“Beauties of the Way,” “Blood on my Tooth,” and “Shot at and Missed” are unique rock & roll experiences. “Beauties of the Way” begins with a drums/guitar beat that instantly reminds me of ‘90s hit “The Way” by Fastball. As the song continues, more guitars and a pedal steel are added. By the end of the track, the initial ‘90s beat is long forgotten and the electric guitar leads the way to another far-out ending. “Blood on my Tooth” has more of a toned-down sound with minimal percussion and a great acoustic guitar rhythm. Then out of nowhere comes this funky, Doors-esque bass line. The lyrics in “Blood on my Tooth” are also very rock & roll: “You shouldn’t have asked if you did not want to get hurt.” “Shot at and Missed” throws you yet again into their funky rock & roll world and includes fun lyrics like, “To the wild/I Go”.

“Kin to the Mountain,” “Nature is Always True” and “I Stay, You Go” have more of a country rock feel, similar to the The Eagles, established through their instrumentation. These songs feature the acoustic guitar and pedal steel more than the other tracks. Great Lakes still maintained their rock sound in these tracks, they just toned it down a bit and featured more acoustic instruments. By softening up their instrumentation, listeners are also enabled to take more notice to the harmonic male/female vocal combination and poetic lyrics.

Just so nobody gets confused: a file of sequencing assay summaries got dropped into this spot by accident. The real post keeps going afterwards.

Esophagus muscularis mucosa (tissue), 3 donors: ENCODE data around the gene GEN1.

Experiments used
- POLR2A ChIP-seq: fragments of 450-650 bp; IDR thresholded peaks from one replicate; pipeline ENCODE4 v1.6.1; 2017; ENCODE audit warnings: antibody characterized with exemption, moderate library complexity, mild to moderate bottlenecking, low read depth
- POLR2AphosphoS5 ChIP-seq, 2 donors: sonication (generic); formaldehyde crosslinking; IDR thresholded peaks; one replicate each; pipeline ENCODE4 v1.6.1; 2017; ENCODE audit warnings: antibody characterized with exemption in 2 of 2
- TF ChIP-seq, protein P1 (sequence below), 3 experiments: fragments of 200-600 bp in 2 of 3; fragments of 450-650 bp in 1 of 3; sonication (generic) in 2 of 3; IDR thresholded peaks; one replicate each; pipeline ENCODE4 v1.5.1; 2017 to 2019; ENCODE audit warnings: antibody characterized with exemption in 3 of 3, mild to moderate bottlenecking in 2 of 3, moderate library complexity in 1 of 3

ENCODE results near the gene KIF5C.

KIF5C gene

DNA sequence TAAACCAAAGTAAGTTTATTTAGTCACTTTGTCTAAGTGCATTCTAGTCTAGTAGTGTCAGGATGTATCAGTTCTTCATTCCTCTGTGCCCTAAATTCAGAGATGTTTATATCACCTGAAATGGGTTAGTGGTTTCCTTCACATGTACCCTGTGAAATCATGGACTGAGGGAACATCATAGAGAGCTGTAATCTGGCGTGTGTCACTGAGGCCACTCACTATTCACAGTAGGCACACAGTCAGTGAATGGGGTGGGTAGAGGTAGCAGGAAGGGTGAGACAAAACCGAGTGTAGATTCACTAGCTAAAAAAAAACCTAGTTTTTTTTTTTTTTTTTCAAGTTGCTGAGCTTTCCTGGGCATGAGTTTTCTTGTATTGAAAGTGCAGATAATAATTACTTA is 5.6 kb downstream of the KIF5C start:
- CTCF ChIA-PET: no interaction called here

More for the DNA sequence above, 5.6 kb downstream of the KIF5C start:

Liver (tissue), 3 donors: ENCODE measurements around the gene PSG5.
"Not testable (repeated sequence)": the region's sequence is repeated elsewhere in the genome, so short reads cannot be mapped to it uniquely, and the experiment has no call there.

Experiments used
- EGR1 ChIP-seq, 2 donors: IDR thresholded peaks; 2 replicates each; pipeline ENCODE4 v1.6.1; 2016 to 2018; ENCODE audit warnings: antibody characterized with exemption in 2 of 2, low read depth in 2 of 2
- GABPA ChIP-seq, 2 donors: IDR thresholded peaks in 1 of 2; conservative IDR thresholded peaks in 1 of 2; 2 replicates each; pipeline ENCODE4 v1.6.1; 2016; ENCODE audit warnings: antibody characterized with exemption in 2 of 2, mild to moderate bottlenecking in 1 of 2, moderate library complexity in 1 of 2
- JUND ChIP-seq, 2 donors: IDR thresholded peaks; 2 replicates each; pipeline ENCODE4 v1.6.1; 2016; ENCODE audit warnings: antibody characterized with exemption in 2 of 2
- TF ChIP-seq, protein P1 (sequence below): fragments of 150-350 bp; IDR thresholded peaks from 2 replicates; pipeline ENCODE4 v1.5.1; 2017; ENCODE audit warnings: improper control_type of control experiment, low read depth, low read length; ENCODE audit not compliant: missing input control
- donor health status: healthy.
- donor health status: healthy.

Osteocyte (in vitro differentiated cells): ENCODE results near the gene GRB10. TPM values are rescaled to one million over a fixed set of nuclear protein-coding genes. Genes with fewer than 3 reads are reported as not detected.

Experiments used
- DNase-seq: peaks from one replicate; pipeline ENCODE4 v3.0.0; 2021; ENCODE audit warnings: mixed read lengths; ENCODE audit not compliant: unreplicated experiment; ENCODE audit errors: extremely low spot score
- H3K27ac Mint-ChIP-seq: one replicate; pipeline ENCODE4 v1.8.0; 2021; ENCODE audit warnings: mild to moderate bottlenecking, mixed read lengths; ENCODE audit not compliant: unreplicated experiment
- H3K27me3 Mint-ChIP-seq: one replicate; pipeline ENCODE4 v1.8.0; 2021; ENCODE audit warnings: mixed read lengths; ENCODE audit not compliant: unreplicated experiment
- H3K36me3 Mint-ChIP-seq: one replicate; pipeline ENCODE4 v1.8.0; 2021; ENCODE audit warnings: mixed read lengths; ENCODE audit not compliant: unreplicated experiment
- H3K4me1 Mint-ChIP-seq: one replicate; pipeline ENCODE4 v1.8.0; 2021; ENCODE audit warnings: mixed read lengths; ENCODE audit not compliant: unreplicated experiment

The lyrics and titles of Wild Vision’s tracks expose Great Lakes’ bent towards nature. I mean, with a name like Great Lakes and an album like Wild Visions, the focus on nature is already pretty evident. “Swim the River,” “Bird Flying,” “Kin to the Mountain,” “Wild Again,” and “Nature is Always True” are the titles of the first five songs–all related to nature. “Kin to the Mountain” contains some of the best nature-focused lyrics on the album, opening with the chorus: “I am kin to the mountain/ kin to the sea/ my name is lightning/ wild vision I’ve seen.” That is a lyric to chew on.